AG: Why do you think Anne (until The Favourite) is so little known by the vast majority of the public? Is it because she's not routinely studied in school?
JL: I think that's part of it. While I was writing the book, I used to joke about a history timeline I saw on a primary school wall, where it looked as if the only purpose of the 17th and 18th centuries was to prevent the Tudors and Victorians from colliding. The two better-know queens regnant are part of our national mythology. Anne isn't. I think it's partly a simple matter of her not being sexy or charismatic: she was poorly-educated, sickly, overweight and shy, to the point where in some situations she was virtually mute. There's also the fact that her posthumous image, as unintelligent, small-minded and dependent on others, was constructed by her ex-best friend, Sarah Churchill. Sarah wanted to cement her own reputation and that of her husband the Duke of Marlborough, so in her memoirs she emphasised Anne's dependence on the two of them and squashed any idea that Anne might have had a thought of her own worth thinking. If you look at the conventional history of the UK (which became the UK during Anne's reign), it moves swiftly from William III to the next male monarch George I, by way of victories of another man, the Duke of Marlborough. Elizabeth is remembered as half politically strong man (stomach of a King and all that) and half sexually charismatic woman. Anne was neither so history hasn't known what to do with her.
AG: Can you tell us something of your method of working?
JL: For the novel that became A Want of Kindness, I did a lot of research- so much research, probably too much research. I even went to the British Library and read Anne's letters to Sarah. I decided to end the novel after the death of Anne's last child, and before her ascension to the throne, as I realised it had a kind of tragic story arc to it: Anne betrayed her father by siding with her sister Mary and Mary's husband William during the Glorious Revolution, and I had a sense that she saw the loss of her children as some sort of biblical punishment. As a poet, I'm used to writing in short bursts, so I made a timeline, and then hung lots of short pieces of writing along the timeline. And I varied the form of the short pieces: some had more narrative, some had straight exposition, (although this was always done from Anne's point of view as if she was discovering it herself), some were first person pieces in which Anne addressed God during her private prayers. I tried to reconstruct a version of Anne's voice for these using her many surviving letters; there were a few other short documents pasted straight in too. It was a fiction-non-fiction collage. I just decided that I would use whatever best moved the story forward and told the reader what they needed to know at that point.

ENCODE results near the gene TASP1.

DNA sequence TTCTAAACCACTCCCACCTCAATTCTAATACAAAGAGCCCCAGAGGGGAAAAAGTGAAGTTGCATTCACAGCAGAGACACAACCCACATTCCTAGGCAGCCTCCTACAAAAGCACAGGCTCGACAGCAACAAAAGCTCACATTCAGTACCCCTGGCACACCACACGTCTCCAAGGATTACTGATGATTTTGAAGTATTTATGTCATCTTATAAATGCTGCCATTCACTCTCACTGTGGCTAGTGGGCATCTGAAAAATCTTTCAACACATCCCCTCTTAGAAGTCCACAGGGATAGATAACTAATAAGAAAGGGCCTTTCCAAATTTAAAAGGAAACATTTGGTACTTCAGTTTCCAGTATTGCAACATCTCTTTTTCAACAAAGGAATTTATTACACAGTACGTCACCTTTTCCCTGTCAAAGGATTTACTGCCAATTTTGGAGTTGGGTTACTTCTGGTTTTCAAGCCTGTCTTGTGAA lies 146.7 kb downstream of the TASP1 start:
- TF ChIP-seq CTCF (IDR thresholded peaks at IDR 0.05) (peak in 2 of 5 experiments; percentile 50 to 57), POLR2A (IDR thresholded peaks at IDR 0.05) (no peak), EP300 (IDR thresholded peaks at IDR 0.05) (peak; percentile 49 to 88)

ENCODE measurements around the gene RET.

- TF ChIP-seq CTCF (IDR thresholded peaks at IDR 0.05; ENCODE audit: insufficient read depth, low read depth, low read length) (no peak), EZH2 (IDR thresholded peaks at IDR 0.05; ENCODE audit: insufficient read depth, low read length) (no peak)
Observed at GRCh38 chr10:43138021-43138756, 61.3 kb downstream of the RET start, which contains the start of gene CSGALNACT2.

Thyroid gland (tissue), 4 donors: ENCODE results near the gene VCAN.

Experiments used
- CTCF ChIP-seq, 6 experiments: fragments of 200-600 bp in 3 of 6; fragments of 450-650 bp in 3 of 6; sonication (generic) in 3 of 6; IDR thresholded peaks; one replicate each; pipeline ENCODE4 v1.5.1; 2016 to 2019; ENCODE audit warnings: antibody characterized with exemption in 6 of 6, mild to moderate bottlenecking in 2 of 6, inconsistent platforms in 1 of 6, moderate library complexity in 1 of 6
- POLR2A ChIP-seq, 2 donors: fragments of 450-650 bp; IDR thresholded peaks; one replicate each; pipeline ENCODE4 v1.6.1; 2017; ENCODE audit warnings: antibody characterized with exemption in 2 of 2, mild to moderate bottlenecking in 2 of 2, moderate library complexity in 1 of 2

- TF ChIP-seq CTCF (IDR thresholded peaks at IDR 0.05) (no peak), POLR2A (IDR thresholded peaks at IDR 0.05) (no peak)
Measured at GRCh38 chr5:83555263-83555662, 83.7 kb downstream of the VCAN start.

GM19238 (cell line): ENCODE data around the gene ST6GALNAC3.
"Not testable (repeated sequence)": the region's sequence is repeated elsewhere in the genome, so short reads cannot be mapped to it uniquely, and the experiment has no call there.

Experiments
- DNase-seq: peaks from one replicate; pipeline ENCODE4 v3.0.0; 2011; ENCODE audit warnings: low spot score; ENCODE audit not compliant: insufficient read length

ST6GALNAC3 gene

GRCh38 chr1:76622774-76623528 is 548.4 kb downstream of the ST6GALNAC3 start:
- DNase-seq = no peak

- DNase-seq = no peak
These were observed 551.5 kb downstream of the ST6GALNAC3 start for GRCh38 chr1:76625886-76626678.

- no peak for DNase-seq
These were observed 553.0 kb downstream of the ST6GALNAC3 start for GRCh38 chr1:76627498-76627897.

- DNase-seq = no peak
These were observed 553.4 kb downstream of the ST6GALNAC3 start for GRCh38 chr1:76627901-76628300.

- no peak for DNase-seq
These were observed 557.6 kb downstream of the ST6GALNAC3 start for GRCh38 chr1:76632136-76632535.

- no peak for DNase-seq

AG: What are you writing now?
JL: I'm working on a non-fiction book called Letters to my Weird Sisters. I'm writing to women in the past who were different or difficult females, who might now, as I do, have a diagnosis of autism; it's part biography, part autobiography, part essay on what makes a non-conforming woman. I'm a weird writer and I like my weird forms. That said, I may pick up on Anne's story. The Favourite is only one possible version.
A short biography: Joanne Limburg is a writer and lecturer in Creative Writing. As well as her novel, A Want of Kindness, she has published two non-fiction books, one book of poetry for children, and three for adults. She lives in Cambridge with her husband and son, and teaches Creative Writing at De Montfort University, Leicester.